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Today I’d like to draw your attention to an article put out by The Washington Post that I’d originally just posted to our Facebook and Twitter accounts. I feel this article is important for everyone to read, as it stresses something that’s at the core of what ITS Tactical is here for.
The Post article talks about how many of the first responders to the Tucson tragedy were equipped with a Blow Out Kit, much like our ETA Kit. Simple lifesaving equipment that was immediately put into use to triage the victims of the attack.
In no way am I trying to capitalize on the tragedy that occurred, but merely using The Post’s article as a way to illustrate how effective it was that the Pima County Sheriff’s Department deputies, who arrived first, were carrying these kits and how they saved numerous lives.
This is the reason we created our ETA kits and why we continue to. It’s to get lifesaving equipment into the hands of not only those on the front lines, but those who may be called on one day to use it.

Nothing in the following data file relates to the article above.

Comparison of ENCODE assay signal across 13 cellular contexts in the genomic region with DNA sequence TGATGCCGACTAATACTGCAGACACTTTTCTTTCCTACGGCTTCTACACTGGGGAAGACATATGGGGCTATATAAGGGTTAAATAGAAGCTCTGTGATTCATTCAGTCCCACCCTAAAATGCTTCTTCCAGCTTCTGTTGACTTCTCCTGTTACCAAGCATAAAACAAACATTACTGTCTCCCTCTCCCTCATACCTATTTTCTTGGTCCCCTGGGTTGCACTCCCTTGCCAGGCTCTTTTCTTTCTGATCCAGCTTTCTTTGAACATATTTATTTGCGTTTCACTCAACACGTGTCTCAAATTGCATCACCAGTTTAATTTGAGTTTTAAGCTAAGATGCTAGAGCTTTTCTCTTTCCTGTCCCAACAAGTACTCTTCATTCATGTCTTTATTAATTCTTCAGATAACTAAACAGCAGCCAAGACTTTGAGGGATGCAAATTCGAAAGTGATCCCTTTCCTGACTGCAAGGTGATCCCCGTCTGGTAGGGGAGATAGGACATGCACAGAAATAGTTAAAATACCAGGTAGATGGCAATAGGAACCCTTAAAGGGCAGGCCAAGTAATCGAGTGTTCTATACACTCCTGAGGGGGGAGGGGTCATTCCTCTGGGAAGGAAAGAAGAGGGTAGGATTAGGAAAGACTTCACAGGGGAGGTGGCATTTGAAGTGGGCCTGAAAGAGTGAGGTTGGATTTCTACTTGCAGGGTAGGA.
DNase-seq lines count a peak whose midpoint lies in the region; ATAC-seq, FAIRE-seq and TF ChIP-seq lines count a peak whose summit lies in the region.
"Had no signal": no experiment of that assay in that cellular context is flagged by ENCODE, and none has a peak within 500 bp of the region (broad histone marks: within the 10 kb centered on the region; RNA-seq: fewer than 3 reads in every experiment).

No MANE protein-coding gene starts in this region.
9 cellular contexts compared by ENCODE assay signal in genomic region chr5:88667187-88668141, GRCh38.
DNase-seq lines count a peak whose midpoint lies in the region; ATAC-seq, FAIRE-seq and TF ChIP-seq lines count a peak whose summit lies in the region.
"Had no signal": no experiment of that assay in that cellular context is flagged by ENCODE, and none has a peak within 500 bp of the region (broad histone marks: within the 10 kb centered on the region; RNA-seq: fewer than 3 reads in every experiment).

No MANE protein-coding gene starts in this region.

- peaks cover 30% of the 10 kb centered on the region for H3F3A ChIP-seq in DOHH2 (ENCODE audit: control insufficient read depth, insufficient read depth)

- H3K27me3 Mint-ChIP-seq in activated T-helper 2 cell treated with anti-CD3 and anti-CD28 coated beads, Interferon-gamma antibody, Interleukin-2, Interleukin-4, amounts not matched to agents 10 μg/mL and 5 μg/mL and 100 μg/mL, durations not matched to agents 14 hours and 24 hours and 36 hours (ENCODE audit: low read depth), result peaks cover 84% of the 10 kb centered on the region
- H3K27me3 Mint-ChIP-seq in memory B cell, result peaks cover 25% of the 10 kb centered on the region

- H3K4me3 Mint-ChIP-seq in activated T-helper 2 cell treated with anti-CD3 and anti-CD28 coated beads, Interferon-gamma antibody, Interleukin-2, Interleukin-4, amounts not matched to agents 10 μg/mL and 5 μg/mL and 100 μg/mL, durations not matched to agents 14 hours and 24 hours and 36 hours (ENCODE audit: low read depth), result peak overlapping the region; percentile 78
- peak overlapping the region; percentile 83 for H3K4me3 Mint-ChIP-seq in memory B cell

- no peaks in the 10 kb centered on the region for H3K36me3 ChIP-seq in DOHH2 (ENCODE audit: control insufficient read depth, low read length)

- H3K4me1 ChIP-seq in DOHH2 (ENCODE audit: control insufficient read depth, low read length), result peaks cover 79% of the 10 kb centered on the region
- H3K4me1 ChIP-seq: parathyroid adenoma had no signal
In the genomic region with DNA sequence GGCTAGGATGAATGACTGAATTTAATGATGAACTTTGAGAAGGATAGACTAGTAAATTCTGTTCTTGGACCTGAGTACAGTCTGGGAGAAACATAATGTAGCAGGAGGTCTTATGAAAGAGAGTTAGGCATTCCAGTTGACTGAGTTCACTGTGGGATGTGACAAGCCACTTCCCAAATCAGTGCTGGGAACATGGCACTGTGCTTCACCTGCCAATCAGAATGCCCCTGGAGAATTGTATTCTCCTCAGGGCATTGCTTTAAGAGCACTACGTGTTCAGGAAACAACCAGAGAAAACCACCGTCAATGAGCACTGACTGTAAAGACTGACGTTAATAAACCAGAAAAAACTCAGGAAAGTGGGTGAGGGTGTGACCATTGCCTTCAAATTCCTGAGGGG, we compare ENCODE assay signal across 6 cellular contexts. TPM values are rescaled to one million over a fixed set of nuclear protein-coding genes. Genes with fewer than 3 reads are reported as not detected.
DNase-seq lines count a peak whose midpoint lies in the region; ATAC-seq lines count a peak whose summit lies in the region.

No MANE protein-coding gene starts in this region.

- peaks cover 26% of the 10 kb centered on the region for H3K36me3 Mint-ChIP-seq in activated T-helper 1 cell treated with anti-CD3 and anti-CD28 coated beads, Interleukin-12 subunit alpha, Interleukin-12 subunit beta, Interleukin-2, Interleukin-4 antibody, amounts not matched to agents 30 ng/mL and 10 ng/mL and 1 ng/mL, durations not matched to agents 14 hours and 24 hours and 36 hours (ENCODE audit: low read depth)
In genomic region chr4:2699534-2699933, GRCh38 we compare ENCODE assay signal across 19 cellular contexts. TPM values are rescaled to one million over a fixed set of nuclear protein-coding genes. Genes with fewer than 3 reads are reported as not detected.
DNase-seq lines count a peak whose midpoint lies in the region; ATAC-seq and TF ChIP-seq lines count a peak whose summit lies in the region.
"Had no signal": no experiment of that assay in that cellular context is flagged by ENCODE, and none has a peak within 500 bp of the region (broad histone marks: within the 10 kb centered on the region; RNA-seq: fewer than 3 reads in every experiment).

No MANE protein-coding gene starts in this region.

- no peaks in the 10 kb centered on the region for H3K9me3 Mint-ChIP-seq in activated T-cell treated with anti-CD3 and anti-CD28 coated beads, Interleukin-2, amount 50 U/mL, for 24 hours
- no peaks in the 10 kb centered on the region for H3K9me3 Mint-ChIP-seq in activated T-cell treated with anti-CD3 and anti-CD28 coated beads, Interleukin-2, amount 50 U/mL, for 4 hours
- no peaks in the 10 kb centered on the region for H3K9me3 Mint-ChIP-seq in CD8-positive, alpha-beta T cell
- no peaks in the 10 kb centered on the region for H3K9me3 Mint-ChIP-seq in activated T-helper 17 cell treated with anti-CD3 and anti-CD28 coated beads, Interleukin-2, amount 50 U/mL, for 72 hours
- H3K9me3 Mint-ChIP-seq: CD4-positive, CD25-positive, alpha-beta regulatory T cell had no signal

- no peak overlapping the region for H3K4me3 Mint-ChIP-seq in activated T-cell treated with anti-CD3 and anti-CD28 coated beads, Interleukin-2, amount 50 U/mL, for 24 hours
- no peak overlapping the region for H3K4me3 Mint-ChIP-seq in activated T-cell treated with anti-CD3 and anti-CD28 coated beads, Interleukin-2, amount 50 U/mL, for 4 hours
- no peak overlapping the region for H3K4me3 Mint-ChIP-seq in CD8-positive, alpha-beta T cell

Training is always paramount and should never be discounted, that’s not what I’m advocating here, but remember it may not be you that’s saving a life. It could be another trained individual that’s using your supplies and saving your life!
Here’s a quote from the Washington Post article:
Doctors and law enforcement officials told reporters here that the incident would have been much worse without a small brown kit devised by David Kleinman, a SWAT team medic who had become concerned about rising violence.
Kleinman cobbled together the Individual First Aid Kits out of simple items used by combat medics in Iraq and Afghanistan: an emergency bandage pioneered by the Israeli army; a strip of gauze that contains a substance which coagulates blood on contact; a tactical tourniquet; shears that are sturdy and sharp enough to slice off victims’ clothing; and sealing material that works especially well on chest wounds.
They go on to mention in the article that it’s unusual for Police Officers to carry medical equipment. Seriously? Let’s think about that for a second. I hear over and over again about so many Police Departments, especially here in the D/FW area, that aren’t even issued medical equipment.
Their protocol is to call EMS in the event of an injury, shooting, stabbing, etc. Do you know how long it takes to bleed out from an severed artery? Minutes, maybe less. How long do you think it takes EMS to arrive on a scene? Couple that with an event like a natural disaster where EMS response is stretched to the limit.
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